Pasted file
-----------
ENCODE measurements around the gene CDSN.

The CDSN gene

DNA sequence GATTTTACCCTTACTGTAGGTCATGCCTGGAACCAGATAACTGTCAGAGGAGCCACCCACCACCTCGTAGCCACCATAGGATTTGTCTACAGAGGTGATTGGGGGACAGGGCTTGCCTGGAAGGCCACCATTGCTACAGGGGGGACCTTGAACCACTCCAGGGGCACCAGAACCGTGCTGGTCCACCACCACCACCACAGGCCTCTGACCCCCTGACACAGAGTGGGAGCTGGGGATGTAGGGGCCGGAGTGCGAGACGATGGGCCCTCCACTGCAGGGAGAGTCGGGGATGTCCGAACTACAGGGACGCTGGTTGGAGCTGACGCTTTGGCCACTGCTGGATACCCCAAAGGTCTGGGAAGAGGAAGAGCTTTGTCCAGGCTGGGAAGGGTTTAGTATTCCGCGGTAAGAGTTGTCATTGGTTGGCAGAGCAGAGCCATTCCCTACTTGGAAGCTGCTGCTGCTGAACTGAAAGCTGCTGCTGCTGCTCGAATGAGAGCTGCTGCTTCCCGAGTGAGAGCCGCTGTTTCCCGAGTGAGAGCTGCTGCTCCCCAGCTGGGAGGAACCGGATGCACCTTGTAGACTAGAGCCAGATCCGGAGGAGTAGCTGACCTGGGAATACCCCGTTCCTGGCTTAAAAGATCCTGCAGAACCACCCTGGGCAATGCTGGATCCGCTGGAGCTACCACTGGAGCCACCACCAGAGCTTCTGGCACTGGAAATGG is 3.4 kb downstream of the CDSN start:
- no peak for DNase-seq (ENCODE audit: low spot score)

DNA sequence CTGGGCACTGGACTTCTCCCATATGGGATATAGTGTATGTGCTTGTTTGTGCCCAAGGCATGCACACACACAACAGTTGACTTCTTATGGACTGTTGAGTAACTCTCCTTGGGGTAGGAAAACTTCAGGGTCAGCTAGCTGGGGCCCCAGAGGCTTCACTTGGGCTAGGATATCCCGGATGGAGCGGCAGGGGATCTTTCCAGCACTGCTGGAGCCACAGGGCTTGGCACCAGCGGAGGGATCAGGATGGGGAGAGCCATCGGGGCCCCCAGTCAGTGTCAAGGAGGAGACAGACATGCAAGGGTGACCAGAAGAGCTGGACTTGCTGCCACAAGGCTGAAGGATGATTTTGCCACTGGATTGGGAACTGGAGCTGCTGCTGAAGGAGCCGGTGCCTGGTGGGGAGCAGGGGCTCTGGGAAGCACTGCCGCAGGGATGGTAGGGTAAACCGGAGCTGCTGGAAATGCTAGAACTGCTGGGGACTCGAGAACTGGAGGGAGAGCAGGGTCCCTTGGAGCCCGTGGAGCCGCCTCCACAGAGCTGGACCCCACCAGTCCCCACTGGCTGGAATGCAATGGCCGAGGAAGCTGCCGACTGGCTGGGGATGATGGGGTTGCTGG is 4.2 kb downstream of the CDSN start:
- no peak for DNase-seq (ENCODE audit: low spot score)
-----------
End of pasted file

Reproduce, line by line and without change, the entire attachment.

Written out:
ENCODE measurements around the gene CDSN.

The CDSN gene

DNA sequence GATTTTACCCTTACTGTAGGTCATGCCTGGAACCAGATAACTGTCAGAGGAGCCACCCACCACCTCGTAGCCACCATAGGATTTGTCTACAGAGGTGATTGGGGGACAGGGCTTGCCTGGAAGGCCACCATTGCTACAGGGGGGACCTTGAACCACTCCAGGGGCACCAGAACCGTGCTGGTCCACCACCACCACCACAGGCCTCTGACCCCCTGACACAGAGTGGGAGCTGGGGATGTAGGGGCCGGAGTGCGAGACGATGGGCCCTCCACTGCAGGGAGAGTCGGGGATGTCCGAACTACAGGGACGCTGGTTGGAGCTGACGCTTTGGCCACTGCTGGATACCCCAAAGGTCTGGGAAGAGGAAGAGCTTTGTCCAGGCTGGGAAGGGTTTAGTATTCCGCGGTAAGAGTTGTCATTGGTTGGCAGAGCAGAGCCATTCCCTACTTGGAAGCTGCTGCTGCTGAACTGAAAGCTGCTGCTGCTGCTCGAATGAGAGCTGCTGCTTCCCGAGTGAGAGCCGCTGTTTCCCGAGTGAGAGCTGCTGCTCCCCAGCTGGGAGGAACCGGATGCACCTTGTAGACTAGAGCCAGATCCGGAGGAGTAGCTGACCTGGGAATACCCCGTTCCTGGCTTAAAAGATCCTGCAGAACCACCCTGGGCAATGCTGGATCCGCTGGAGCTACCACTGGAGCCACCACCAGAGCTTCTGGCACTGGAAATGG is 3.4 kb downstream of the CDSN start:
- no peak for DNase-seq (ENCODE audit: low spot score)

DNA sequence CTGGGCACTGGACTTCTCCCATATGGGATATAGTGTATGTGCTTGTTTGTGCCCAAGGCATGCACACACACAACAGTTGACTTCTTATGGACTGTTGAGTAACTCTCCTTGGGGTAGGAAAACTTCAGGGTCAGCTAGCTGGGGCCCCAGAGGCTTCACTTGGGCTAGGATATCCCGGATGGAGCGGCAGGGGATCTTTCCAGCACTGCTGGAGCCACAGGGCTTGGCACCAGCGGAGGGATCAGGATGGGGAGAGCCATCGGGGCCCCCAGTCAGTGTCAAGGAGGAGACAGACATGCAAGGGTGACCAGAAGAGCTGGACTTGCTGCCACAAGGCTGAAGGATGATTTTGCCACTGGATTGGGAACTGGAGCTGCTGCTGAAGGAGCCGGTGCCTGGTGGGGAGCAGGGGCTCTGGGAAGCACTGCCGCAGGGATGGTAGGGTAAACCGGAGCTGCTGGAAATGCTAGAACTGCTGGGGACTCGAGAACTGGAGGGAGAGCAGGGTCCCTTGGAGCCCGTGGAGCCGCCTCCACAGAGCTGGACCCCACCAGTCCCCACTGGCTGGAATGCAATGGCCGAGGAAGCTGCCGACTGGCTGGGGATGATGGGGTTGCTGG is 4.2 kb downstream of the CDSN start:
- no peak for DNase-seq (ENCODE audit: low spot score)